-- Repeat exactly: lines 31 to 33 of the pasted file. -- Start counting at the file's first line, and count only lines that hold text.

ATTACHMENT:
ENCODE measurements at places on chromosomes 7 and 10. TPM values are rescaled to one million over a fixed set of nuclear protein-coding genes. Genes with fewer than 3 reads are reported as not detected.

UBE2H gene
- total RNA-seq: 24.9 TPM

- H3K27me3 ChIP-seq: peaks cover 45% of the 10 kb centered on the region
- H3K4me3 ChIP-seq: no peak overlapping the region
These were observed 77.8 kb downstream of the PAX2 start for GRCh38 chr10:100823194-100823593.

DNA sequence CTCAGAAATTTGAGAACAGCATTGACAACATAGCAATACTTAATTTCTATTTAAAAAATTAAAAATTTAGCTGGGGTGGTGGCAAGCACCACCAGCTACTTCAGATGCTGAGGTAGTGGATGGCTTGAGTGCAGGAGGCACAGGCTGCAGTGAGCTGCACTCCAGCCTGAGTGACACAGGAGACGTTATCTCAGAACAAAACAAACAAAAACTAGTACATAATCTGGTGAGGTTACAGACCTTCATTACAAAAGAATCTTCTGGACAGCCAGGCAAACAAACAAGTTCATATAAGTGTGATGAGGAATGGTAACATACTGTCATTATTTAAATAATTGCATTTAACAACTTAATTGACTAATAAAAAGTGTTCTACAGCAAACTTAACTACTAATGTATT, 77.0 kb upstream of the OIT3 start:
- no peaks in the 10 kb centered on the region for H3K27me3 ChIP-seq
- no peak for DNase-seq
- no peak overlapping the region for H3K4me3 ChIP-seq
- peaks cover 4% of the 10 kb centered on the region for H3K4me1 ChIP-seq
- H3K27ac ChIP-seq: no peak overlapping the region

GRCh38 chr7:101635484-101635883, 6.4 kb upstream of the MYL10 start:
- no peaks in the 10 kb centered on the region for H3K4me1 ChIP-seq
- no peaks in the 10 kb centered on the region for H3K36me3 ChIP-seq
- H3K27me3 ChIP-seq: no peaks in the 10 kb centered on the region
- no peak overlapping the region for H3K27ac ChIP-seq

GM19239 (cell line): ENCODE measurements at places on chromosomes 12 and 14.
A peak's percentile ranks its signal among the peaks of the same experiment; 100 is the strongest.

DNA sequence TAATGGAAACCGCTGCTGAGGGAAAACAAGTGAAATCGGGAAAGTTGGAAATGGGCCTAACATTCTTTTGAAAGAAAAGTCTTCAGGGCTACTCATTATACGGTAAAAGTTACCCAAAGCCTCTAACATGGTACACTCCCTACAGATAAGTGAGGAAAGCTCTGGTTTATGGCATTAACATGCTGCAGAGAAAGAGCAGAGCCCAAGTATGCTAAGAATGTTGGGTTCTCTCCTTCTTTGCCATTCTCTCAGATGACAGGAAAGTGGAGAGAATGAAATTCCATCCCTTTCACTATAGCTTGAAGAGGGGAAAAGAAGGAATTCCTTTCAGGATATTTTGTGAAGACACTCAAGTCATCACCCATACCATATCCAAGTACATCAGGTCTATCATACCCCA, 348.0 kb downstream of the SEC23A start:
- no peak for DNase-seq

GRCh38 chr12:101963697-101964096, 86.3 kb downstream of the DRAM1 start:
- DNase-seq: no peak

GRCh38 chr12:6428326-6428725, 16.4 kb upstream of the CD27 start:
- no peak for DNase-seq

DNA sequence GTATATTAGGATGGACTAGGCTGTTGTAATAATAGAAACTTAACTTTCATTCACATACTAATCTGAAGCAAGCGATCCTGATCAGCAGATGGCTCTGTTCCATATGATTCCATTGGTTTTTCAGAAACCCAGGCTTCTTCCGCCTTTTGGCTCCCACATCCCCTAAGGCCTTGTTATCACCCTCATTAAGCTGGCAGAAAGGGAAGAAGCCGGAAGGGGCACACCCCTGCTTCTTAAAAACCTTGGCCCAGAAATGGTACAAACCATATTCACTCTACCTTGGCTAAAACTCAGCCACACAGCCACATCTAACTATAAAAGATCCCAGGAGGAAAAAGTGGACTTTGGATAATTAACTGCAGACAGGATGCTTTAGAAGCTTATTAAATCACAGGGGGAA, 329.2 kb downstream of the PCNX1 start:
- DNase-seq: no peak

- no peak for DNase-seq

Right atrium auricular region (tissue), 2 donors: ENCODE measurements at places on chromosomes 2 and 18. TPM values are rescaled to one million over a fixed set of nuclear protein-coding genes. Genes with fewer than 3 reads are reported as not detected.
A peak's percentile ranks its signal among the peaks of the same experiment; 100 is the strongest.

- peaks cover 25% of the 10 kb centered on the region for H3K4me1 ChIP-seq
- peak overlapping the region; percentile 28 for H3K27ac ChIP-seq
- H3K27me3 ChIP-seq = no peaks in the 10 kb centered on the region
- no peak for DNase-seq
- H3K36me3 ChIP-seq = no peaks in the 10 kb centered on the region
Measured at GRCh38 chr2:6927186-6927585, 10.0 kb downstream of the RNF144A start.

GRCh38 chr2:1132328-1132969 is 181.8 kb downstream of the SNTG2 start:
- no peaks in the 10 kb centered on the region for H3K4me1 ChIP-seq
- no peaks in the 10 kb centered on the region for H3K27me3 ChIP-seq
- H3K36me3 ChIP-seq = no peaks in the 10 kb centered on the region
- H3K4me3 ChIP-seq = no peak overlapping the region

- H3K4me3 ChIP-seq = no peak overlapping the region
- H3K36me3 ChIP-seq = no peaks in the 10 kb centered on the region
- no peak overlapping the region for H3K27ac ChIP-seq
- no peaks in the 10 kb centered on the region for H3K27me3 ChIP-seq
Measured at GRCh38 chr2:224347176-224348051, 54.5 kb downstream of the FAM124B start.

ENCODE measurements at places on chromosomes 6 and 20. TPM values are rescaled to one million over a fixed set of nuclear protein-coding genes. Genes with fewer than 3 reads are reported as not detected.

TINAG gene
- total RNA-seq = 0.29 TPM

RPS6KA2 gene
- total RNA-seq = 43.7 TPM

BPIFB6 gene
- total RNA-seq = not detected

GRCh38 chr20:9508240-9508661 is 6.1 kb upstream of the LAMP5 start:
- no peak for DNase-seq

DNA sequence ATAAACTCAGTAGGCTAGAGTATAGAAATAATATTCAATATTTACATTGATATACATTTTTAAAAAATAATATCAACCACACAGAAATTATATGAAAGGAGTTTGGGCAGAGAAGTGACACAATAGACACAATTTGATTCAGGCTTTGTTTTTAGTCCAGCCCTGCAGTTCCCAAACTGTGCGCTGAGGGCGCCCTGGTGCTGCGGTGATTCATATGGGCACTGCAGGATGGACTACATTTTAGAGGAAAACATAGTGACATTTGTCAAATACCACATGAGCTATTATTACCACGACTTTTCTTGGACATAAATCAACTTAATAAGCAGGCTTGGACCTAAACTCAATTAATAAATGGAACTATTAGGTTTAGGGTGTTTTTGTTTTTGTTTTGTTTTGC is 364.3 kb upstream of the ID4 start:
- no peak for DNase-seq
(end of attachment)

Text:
- peaks cover 25% of the 10 kb centered on the region for H3K4me1 ChIP-seq
- peak overlapping the region; percentile 28 for H3K27ac ChIP-seq
- H3K27me3 ChIP-seq = no peaks in the 10 kb centered on the region